Using a carriage return might
seem like the logical way to
format lines of text in a message,
but it doesn’t work.
26. We’d like to display a city name and dollar amount at the
same time on a sign. Try deleting the comma and space
between each city/amount pair. And then place a carriage
return after each like this:
We’ll correct this later with the
New Line option.
A carriage return has been placed
after each line of text.
54
3
Creating and sending messages
Basic message editing
27. Next, run the Emulator to see what the carriage returns you
added do to the message format. This is what you should see:
Carriage returns do NOT
break text into separate lines.
The New Line option must
be used instead.
28. To format the text so that Las Vegas $85 and Chicago $199 and
New York $235 all appear on separate lines, add a New Line
after each city/amount pair. To do this, use the Options menu:
These are New Line icons.
3
Creating and sending messages
55
Basic message editing
29. Run the Emulator to see what the New Lines you added do to
the message format. This is what you should see:
The New Line option
formats the text correctly.
56
3
Creating and sending messages
Basic message editing
Using international characters
International characters—like the é in résumé—are available for
the following languages: French, German, Italian, Spanish, and
Croatian.
Additional characters are also available. Check the Character
Map accessory to see if the character you want is available.
Follow this procedure to use international characters:
Step
Procedure
Start Windows 95:
1
Open Find:
2
Use Find to locate and then open the editor.ini file:
3
Double click on Editor to open it.
3
Creating and sending messages
57
Basic message editing
Step
Procedure
Your editor.ini file will look something like this:
4
Type the following line exactly as shown:
DefaultFont=Terminal
5
Then save the change:
6
Start AlphaNET plus for Windows and open the Message Editor:
7
58
3
Creating and sending messages
Basic message editing
Step
Procedure
In the Message Editor, select File and then New.
Type This is a test:
8
Go to Start > Accessories and open Character Map:
9
Imagine you want to add the letter ä to your message:
First, set Font to Terminal.
Second, click on the letter ä.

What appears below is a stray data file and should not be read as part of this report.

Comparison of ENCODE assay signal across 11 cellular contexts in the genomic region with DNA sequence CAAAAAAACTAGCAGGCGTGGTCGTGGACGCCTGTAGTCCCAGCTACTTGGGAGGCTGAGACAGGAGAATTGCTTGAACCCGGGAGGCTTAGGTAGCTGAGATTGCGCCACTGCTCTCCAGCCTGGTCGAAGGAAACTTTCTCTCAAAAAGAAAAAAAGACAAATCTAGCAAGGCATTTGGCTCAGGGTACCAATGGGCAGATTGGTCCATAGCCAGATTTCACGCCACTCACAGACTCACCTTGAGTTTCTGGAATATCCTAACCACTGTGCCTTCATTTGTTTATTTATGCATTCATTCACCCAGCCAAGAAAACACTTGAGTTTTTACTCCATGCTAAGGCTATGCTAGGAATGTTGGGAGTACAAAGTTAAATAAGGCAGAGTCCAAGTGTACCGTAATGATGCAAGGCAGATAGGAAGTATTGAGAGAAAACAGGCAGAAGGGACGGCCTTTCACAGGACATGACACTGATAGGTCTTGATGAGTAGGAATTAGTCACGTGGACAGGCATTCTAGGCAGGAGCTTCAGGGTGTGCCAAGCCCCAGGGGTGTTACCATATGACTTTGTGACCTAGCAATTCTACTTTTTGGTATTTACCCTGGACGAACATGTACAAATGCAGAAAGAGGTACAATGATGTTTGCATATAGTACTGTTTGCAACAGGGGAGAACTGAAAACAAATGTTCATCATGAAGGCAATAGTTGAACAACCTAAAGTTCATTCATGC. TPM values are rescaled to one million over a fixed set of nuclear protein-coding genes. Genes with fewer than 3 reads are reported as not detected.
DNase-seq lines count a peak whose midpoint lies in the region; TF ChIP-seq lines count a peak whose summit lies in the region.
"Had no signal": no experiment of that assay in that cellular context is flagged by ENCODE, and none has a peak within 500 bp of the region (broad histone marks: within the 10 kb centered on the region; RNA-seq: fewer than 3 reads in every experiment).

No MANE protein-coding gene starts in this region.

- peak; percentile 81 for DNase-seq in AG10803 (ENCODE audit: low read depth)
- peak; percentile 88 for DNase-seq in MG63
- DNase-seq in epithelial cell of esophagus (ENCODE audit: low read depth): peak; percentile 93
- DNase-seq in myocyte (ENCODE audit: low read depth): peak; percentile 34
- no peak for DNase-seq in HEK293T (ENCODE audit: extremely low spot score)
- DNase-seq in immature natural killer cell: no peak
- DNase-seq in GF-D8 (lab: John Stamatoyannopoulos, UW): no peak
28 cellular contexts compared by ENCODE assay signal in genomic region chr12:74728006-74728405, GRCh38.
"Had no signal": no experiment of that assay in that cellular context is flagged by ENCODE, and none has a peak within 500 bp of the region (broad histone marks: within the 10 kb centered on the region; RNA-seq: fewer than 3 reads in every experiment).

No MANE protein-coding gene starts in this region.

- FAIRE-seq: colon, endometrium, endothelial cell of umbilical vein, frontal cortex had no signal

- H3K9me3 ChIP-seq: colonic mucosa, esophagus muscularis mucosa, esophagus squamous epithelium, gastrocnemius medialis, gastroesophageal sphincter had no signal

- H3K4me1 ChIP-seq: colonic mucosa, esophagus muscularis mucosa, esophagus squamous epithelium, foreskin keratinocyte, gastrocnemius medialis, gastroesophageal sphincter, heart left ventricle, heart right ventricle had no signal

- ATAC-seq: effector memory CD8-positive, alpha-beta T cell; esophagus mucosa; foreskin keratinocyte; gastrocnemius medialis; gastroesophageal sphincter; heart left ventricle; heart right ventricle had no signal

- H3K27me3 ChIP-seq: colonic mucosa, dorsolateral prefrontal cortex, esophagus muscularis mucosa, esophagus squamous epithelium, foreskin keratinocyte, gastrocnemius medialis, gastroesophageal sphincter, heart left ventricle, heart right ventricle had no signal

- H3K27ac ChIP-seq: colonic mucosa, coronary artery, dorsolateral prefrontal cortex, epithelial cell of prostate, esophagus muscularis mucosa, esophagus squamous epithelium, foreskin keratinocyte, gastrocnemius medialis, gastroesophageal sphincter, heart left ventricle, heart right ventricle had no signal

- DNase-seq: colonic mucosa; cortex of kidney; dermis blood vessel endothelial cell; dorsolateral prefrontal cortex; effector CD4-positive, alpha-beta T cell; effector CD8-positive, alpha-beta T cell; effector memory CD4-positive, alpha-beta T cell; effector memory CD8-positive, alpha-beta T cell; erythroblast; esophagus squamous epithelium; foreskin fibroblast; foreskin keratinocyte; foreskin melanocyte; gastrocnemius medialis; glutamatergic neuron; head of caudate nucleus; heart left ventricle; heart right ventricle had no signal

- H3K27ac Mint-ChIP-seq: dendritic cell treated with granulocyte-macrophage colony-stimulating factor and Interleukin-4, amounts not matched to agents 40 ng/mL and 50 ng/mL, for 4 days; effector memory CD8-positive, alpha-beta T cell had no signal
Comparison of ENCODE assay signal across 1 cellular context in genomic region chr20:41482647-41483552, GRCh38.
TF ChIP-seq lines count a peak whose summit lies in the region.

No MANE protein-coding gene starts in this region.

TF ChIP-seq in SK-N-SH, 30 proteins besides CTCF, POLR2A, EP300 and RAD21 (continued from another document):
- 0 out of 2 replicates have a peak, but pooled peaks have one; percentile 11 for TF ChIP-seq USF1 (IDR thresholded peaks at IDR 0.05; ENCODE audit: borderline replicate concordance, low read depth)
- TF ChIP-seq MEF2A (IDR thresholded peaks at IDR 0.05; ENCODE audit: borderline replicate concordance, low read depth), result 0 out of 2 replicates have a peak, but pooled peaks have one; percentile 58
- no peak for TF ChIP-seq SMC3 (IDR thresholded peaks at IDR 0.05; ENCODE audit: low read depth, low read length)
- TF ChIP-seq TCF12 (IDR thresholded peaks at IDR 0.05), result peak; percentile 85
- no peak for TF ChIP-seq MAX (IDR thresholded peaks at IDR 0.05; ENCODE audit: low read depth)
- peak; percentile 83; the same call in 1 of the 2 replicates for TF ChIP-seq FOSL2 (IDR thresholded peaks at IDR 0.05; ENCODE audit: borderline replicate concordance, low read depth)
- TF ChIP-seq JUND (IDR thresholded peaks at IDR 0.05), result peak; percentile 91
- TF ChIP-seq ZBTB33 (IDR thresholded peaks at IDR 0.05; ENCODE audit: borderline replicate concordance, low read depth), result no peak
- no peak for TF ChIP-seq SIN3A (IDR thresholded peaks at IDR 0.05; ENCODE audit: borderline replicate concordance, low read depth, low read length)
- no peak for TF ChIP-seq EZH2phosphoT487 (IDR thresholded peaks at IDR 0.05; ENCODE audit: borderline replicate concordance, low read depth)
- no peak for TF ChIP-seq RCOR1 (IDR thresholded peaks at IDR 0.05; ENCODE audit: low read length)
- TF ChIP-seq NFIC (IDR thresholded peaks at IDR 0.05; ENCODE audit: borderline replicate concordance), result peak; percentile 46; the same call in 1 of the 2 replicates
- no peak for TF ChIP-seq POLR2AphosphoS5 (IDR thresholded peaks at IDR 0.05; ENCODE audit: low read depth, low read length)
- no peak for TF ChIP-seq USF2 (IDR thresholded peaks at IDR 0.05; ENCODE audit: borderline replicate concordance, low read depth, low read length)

10
Third, note the keystroke. You must hold Alt and type
0132 to create the international character ä.
3
Creating and sending messages
59
Basic message editing
Step
Procedure
Return to the Message Editor. Add the ä character to the message by typing 0132 while
holding down the Alt key:
11
Finally, to make sure you’ve actually created the character you want, run the Emulator to
check your message:
12
NOTE:
You can not use characters created by holding down the Ctrl key and typing the
combination as shown in Step 10. For example, you will not be able to use the
Ç character because it is created by using Ctrl and 2.
Also, you can only use Alt with numbers less than 0169 to create characters.
For example, you can use Alt and 0168 to create the letter ¿, but Alt and 0169,
Alt and 0170, etc. will not create the correct characters and should, therefore,
not be used.
60
3
Creating and sending messages
How to send a message to a sign
How to send a message to a sign
What happens when messages are sent to a sign?
Messages are sent to signs using either the Message Editor or
the Site Manager program. When messages are sent from the Site
Manager, they erase any other messages in the sign’s memory.
These new messages are then displayed one after the other.
When a message is sent from the Message Editor, it erases all
the other messages in the sign’s memory. This one message then
plays over and over.
When a message is sent with the Message Editor:
When messages are sent with the Site Manager:
After creating a message in the Message Editor,
After creating messages in the Message Editor and then saving
select